Diversity of perspective is a critical component to navigating complexity in a system. The more interconnected pieces of a system that are in play, the greater the need for diversity of perspectives to gain a sense of what is going on in making wise decisions. In the case of real estate photography, some of that complexity is manifest in time (to see each property, to see multiple properties), timing, safety (for single people, in times of a pandemic), availability (of the buyer, seller, agents), and much more. In some cases, these variables are all changing at the same time. By being able to provide options to tour and view a property and its neighbourhood at a distance, James and his clients are providing greater perspective on the system in which a home sits.

Visualization helps us do that. The addition of visual elements or other sensory features, changes our experience and provides options.

Some lessons from this are:

  1. Value can be created by building on other products or services. Radio Garden is drawing on other systems to pull together radio stations and providing the same content that can be found elsewhere, but it’s organizing it.
  2. Providing alternative perspectives is value in itself. JimJamPro’s 3-D photo maps technically don’t show anything that isn’t already on Google Maps, yet they provide a wholesale different perspective on all of that content, adding considerable contextual value.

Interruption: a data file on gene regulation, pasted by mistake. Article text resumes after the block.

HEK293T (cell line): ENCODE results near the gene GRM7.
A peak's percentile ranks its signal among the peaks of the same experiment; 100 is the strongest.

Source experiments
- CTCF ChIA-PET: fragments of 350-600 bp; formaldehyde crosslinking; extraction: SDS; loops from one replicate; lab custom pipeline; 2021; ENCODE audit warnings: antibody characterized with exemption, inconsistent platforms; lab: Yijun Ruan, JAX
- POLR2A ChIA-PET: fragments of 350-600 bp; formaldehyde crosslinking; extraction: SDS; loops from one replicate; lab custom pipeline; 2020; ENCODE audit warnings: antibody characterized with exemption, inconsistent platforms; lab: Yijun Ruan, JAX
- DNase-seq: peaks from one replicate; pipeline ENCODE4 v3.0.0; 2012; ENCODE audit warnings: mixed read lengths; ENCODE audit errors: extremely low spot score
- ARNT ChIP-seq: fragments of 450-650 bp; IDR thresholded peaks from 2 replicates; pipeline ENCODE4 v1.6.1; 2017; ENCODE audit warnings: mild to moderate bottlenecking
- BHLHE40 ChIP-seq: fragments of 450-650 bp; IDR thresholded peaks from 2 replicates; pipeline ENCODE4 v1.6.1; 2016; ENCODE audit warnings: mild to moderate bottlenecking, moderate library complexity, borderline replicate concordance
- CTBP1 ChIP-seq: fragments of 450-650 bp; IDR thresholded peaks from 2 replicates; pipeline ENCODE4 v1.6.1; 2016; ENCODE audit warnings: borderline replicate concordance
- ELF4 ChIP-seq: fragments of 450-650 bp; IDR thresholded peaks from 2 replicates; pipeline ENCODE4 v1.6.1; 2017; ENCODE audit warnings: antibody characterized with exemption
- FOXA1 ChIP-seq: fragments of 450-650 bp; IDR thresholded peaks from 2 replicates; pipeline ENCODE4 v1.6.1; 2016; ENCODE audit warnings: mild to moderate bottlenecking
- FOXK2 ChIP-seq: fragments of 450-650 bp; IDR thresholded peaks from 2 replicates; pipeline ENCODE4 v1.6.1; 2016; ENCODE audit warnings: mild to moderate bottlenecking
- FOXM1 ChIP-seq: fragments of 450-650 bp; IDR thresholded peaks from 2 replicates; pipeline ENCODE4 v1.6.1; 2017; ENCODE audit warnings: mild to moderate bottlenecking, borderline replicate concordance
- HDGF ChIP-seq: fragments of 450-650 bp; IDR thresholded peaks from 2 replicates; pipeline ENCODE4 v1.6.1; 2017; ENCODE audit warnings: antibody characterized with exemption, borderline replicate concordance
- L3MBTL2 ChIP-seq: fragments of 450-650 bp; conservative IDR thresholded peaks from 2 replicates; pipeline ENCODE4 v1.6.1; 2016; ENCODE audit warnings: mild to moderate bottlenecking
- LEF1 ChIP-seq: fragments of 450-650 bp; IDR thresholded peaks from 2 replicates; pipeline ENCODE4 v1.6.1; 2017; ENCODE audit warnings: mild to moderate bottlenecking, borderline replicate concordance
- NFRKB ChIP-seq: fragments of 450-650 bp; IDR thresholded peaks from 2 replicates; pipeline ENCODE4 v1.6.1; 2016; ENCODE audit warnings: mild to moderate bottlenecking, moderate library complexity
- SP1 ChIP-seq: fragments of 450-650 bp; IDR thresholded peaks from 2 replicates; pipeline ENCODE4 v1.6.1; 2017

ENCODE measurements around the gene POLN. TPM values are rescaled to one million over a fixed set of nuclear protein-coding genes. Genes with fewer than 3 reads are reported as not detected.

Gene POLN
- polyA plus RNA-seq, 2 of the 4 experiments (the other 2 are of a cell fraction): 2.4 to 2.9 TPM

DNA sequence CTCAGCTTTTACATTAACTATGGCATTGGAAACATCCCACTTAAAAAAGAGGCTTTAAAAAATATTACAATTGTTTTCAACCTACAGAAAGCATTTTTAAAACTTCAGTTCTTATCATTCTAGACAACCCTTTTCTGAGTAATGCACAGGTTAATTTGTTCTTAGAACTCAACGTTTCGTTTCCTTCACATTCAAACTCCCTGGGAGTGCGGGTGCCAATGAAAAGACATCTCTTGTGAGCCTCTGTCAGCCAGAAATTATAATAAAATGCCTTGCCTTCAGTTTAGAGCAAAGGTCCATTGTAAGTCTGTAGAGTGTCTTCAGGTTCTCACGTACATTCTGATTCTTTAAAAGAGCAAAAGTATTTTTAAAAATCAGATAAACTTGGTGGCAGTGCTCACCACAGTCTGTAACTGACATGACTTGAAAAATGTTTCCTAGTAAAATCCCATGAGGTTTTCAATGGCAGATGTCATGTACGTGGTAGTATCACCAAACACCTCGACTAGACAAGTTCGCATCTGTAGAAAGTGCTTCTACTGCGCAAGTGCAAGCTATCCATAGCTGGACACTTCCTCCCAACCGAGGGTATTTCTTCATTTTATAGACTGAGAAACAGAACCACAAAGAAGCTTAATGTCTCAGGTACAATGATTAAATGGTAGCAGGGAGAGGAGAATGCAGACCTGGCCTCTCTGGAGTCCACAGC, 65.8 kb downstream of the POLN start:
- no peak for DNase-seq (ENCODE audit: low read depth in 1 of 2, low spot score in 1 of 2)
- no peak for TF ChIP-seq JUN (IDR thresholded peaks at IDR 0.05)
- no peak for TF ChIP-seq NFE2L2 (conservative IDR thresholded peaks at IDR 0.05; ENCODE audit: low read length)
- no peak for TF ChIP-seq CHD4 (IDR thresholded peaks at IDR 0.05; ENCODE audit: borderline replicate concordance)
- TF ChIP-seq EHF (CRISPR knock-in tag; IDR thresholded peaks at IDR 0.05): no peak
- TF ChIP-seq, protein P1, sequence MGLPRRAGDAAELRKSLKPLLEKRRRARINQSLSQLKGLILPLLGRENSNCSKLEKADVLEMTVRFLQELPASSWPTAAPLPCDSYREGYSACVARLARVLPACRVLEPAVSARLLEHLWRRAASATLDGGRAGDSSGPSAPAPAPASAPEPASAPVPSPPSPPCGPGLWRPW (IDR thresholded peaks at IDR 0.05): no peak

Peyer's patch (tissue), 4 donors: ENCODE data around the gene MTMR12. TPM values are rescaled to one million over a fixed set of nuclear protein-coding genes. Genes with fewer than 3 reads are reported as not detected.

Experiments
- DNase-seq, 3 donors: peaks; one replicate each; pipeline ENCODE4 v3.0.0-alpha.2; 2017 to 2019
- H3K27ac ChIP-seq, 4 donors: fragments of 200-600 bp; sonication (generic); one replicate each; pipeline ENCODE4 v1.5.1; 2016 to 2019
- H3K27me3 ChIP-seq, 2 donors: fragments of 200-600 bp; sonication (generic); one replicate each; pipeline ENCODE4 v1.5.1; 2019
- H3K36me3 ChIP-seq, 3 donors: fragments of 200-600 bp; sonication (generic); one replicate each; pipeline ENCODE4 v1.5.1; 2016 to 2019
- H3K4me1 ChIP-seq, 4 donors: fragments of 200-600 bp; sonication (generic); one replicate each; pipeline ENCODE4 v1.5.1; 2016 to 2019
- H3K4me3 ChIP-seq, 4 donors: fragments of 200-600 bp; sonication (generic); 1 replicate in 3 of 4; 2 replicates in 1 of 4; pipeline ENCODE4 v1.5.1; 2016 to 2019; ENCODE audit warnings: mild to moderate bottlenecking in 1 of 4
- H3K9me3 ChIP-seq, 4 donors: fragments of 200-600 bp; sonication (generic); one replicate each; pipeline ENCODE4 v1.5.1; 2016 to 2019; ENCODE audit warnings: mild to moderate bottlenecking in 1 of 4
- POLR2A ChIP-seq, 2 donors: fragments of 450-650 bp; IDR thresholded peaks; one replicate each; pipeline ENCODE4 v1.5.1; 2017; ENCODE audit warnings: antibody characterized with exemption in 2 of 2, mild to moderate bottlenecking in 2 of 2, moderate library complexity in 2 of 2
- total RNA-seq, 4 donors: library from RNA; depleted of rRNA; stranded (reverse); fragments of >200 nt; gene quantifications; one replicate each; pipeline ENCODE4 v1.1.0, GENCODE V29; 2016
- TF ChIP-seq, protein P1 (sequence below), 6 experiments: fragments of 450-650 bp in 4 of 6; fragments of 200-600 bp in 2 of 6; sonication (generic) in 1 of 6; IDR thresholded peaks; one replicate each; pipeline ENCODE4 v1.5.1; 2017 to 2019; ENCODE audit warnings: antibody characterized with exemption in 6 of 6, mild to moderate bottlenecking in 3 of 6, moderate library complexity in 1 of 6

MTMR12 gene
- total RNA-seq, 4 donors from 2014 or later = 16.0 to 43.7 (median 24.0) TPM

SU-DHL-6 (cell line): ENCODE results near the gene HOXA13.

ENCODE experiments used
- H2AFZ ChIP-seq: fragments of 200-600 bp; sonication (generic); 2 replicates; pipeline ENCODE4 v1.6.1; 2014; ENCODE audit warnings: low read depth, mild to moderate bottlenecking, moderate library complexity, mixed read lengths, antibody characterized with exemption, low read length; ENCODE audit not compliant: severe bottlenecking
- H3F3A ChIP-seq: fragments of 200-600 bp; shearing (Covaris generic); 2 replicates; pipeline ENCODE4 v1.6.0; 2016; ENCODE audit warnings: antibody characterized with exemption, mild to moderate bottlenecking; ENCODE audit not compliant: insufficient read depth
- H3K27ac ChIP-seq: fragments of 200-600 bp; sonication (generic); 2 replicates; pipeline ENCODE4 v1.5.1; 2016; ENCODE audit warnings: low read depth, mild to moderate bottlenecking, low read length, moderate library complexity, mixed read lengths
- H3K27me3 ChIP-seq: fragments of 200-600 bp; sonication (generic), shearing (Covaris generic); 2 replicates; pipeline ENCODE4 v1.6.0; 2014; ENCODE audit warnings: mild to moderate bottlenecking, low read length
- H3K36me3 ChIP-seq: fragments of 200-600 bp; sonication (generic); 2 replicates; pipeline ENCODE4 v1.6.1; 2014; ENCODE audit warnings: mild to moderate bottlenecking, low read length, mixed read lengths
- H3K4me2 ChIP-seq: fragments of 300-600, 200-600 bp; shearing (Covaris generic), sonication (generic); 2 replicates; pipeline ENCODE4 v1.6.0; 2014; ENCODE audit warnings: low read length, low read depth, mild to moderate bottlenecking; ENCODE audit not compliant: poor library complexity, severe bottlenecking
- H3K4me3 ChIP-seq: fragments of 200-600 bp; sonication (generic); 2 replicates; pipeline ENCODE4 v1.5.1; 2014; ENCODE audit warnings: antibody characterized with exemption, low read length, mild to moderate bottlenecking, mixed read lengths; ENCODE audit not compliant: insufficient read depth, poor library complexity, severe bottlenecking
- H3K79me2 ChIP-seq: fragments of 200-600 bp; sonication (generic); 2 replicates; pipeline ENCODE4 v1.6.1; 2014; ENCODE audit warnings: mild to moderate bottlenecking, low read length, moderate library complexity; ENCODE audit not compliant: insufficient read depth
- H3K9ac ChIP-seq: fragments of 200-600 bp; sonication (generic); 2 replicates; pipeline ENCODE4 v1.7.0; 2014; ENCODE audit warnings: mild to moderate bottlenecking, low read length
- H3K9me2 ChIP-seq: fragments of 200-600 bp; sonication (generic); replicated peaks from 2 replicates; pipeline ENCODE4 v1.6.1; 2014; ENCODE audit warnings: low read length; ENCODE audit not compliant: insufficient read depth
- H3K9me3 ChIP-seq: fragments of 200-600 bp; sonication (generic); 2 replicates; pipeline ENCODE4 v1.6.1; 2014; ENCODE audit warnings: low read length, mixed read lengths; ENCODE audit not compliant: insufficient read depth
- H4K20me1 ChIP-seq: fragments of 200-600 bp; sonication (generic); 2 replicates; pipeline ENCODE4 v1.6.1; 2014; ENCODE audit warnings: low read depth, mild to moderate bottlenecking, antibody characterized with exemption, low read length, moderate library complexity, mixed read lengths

3. Visualizing relationships is systems innovation. Visualizing a system of relationships — a radio station within a country, an apartment block within a neighbourhood — provides insight into a system, not just a product.

In your next project consider ways to visualize your system. Tools like system or sketch maps can be ways to do this. Pulling out your camera is another option (or simply engage professionals like James Donison, who does much more than real estate work and can work remotely). Software like Miro, Mural and Lucidspark can help you as well. Or just use pen and paper. Get and give perspective by making your next project visual.

Visualize. Create. Innovate.

Note: A big thank you to Geoff Wilson for ‘tuning’ me on to Radio Garden and for inspiring this post.

Image credit: James Donison from JimJamPro

Cameron D. Norman

I am a designer, psychologist, educator, evaluator, and strategist focused on innovation in human systems. I'm curious about the world around me and use my role as Principal and President of Cense Ltd. as a means of channeling that curiosity into ideas, questions, and projects that contribute to a better world.